Who is this woman?

Have you ever run into someone who impresses the socks off of you? She speaks with such authority the innate response is, “Who is this woman?”

Has it ever occurred to you that people might think that of YOU?

Who are you?

A friend sent me this thought-provoking sermon by a young preacher who really knows who she is. How can I tell? She is completely unapologetic about what she knows to be true. Makes me think of another young woman who wrote a book called Girl, Stop Apologizing. She came from a podunk town and developed a very successful company with a high school diploma and “the free information I learned on the Internet.” Her rising fame begs the question, “Who are you?” But if you follow Rachel Hollis, you know she’s the real deal.

I suspect from time to time, you find courage rising in your in such a way that people look at you and say, “Who is this woman?” Or better yet, “Damn! That girl knows what she’s talking about.”

Have you ever wondered why sometimes you are THAT woman and sometimes you’re hiding under a table cloth? (If that’s not you, then best not read further.) I think of these things when I introduce myself at parties and people ask what I do. I wish people ask who I am instead. I think I’m going to change my response. I’m going to start saying, “Hi, I’m Donna. I’m a unicorn.“

That’s really how I feel. Especially as a coach, so many people ask, “what sport do you coach?“ And other people say, “Are you a life coach?“ People in the leadership development business say with a condescending tone as if this disqualifies me from the human race, “Oh, you’re a life coach.“ I’m all of that and none of that. I’d rather be a unicorn. Anyone with me here?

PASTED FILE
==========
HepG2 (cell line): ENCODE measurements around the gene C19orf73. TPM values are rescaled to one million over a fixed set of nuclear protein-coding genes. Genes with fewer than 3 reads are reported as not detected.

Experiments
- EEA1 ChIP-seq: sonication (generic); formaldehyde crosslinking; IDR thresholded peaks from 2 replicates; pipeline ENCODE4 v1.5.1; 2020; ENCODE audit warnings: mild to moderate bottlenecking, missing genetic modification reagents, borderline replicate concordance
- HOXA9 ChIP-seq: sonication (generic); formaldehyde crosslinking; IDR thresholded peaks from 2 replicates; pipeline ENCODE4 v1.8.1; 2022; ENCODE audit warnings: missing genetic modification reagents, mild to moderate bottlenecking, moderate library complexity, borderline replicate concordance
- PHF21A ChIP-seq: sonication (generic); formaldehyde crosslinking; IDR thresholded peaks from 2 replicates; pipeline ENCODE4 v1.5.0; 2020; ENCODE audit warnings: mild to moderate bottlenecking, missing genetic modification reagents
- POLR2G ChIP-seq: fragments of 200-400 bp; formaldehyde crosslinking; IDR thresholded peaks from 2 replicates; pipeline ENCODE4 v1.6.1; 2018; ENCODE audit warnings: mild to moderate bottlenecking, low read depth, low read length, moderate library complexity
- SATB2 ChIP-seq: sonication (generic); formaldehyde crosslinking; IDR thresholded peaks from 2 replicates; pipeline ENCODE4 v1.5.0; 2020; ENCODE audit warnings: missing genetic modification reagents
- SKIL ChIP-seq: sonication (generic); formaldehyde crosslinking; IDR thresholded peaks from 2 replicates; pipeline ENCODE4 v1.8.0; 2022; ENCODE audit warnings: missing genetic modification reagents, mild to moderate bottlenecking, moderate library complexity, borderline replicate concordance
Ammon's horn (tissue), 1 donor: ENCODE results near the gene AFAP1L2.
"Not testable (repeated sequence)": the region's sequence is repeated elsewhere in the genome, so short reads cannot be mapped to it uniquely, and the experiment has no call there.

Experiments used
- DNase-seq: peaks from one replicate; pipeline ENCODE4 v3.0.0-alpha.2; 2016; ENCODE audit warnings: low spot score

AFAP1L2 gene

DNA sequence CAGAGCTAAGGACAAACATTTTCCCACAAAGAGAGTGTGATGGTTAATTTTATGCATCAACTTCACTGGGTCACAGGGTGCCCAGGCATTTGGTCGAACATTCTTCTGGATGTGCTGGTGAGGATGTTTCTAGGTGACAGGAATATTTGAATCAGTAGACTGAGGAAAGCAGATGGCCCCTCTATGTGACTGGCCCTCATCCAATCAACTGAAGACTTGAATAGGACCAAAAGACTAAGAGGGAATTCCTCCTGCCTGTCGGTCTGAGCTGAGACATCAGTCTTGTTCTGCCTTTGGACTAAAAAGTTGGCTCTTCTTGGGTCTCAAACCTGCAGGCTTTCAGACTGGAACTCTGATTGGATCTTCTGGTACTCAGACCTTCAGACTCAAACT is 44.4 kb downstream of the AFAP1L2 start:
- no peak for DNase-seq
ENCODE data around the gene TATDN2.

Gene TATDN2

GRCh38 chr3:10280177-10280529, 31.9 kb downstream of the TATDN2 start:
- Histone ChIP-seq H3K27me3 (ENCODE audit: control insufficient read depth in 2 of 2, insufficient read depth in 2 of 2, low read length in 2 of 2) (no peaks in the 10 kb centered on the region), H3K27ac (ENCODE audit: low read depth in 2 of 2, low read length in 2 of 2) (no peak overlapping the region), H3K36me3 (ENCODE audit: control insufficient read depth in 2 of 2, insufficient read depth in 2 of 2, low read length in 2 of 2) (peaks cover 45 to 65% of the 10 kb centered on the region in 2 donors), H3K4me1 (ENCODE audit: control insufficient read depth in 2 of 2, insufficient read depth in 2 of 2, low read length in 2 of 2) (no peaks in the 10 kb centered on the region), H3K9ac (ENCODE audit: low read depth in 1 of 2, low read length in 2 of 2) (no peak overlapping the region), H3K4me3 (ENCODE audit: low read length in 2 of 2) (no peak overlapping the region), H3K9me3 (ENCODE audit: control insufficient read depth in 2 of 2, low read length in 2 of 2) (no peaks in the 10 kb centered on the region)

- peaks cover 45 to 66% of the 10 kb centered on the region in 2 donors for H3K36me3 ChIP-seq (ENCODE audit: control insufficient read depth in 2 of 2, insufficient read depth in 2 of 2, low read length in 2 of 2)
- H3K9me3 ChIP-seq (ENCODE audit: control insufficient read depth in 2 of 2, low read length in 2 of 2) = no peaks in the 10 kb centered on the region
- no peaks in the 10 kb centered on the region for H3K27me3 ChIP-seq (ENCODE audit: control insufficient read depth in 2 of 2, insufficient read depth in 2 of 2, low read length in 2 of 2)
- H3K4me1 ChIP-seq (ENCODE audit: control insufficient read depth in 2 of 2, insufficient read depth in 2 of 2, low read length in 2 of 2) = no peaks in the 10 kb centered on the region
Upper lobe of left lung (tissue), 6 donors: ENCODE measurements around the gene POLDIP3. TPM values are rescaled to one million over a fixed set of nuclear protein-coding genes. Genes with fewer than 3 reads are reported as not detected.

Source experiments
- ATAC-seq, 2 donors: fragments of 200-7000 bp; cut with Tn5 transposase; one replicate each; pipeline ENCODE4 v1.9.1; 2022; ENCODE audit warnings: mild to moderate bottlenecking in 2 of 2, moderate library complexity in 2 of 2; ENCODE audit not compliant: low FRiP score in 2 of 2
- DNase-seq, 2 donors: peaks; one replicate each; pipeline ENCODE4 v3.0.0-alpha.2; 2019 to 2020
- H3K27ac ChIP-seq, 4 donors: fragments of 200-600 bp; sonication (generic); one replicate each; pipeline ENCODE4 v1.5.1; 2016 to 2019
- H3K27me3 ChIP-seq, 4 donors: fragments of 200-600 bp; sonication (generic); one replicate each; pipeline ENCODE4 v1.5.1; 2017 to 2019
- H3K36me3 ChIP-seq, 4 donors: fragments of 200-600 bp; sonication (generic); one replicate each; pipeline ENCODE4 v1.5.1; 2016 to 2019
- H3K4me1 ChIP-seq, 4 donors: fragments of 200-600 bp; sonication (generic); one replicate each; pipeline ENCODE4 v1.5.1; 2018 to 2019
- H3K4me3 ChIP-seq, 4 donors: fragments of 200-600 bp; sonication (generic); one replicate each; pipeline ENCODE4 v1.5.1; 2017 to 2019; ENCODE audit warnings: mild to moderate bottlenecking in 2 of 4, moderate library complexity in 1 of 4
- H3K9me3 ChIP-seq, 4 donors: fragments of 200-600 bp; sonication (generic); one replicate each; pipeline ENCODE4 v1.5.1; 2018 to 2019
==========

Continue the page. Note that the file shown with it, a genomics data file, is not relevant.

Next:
You and I are not alone. Carly Fiorina writes in her new book, Find Your Way: Unleash Your Power and Highest Potential, about the moment she discovered that “what poet Mary Oliver calls my one wild and precious life” didn’t feel wild or precious, just “dreadful and disappointing.” She was living a life based on her parents’ expectations and when she quit law school, they were dreadfully disappointed but she was free. When Craig Groeschel asks her to tell this story on his podcast, Carly is on the other side of complexity, she knows the other side of that story.

Now nobody asks, “Who is this woman?” about Carly Fiorina. She went on to craft a very successful career and run for president. My question to you is, what does this story stir in you? When someone asks who you are, do you introduce yourself as your Myers-Briggs type? By your DISC behavior style? Do you introduce yourself by your job title, or list how many kids you have?

Who are YOU?

If you’re feeling like I’m feeling, you don’t like to be categorized. It’s OK to feel that way because you are uniquely made for a purpose. Your purpose is more than your job title, your salary level or the number of kids you have. Who YOU are is bigger than mom, wife, or CEO.

Tell me what’s going on in your head. Does this story make you think of the day when you planned to run for president? Does this remind you of the goal you had in college to be a CEO? If this question is causing you mental anguish because your answer to the question is different from what you dreamed it would be, you’re not alone.

I have good news. You know I’m all about strategies. In my coaching and workshops with women the top three themes have been:

I’m tired,

I am betrayed at work, and

The urgent always sabotages the important.

I have a solution.

General knowledge on success strategy names four factors for designing success:

  1. A clear and specific purpose
  2. A plan to work toward that purpose
  3. A mind set against negative influence
  4. An alliance with others in agreement with that purpose

This really works. That’s why I created something extraordinary for women of distinction to disconnect with life and get really clear on a purpose and design a strategy in the company of an alliance of women who will elevate one another.

Does this pique your curiosity? Find out more here.